Women who sleep 5 hours or less per night weigh more on average than those who sleep 7 hours, according to a study presented at the American Thoracic Society International Conference on May 23rd.
The study found that women who slept for 5 hours per night were 32% more likely to experience major weight gain (defined as an increase of 33 pounds or more) and 15% more likely to become obese over the course of the 16-year study compared with women who slept 7 hours. Women who slept for 6 hours were 12% more likely to have major weight gain and 6% more likely to become obese compared with women who slept 7 hours a night.
On average, women who slept 5 hours or less per night weighed 5.4 pounds more at the beginning of the study than those sleeping 7 hours and gained an additional 1.6 pounds more over the next 10 years.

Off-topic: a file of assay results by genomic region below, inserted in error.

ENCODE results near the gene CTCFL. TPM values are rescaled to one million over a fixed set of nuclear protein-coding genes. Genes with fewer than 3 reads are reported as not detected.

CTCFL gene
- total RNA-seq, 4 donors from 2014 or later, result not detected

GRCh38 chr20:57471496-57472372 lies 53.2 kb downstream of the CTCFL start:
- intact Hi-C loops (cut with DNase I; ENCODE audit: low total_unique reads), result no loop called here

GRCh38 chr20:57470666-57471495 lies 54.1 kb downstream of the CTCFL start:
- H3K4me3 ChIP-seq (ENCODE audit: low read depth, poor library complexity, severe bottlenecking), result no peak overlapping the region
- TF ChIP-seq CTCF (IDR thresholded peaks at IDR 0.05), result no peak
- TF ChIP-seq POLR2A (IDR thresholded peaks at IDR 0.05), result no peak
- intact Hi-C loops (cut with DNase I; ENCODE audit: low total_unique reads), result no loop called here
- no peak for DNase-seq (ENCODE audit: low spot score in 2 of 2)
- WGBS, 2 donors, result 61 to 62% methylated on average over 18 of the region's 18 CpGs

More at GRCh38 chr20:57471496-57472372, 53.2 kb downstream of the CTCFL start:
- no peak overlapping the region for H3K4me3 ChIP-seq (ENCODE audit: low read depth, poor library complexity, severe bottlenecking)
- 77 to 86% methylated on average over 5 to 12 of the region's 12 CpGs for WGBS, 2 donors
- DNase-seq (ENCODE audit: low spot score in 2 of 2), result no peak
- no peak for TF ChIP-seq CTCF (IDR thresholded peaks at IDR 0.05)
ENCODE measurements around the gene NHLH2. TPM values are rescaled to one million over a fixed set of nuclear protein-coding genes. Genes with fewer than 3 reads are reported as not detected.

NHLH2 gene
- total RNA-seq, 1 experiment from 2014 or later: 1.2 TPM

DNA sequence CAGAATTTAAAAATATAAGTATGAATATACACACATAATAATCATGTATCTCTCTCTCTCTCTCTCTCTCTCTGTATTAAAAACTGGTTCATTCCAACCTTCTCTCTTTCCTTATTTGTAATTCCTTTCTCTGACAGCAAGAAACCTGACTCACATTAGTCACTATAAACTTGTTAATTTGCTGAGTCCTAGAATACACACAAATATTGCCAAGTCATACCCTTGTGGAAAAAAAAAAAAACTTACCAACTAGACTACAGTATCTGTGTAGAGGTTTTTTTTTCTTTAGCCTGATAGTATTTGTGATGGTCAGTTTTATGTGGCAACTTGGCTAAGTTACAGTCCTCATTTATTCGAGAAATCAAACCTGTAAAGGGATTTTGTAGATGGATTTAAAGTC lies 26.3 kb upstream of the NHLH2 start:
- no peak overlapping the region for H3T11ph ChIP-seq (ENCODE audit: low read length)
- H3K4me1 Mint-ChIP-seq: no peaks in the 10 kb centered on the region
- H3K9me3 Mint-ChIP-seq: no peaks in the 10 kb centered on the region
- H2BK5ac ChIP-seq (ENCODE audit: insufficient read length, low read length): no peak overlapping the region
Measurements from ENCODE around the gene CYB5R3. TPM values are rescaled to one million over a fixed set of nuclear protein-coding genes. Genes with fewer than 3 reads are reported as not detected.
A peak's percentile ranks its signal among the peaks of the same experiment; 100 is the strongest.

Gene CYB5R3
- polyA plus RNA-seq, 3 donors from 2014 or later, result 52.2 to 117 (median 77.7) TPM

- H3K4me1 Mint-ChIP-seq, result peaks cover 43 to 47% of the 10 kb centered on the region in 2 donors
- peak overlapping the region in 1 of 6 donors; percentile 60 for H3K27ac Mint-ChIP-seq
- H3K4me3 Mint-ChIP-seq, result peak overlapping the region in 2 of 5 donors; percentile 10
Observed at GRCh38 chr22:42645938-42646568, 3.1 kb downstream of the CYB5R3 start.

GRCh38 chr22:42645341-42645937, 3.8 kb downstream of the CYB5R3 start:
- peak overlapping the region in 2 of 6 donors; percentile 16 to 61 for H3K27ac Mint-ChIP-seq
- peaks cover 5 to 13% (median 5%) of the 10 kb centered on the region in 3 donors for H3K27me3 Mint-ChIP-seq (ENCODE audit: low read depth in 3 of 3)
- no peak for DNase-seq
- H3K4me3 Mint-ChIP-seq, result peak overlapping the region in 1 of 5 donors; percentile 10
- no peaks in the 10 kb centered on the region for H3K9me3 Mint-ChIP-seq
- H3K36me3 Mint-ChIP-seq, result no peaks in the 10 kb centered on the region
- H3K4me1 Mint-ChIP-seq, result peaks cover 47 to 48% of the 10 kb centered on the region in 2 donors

“That may not sound like much, but it is an average amount—some women gained much more than that, and even a small difference in weight can increase a person’s risk of health problems such as diabetes and hypertension,” said lead researcher Sanjay Patel, MD, assistant professor of medicine at Case Western Reserve University in Cleveland.
In total, ATS drew more than 15,000 attendees and featured more than 5,000 research presentations. For more information about the studies presented at ATS 2006, please visit the ATS online at www.thoracic.org.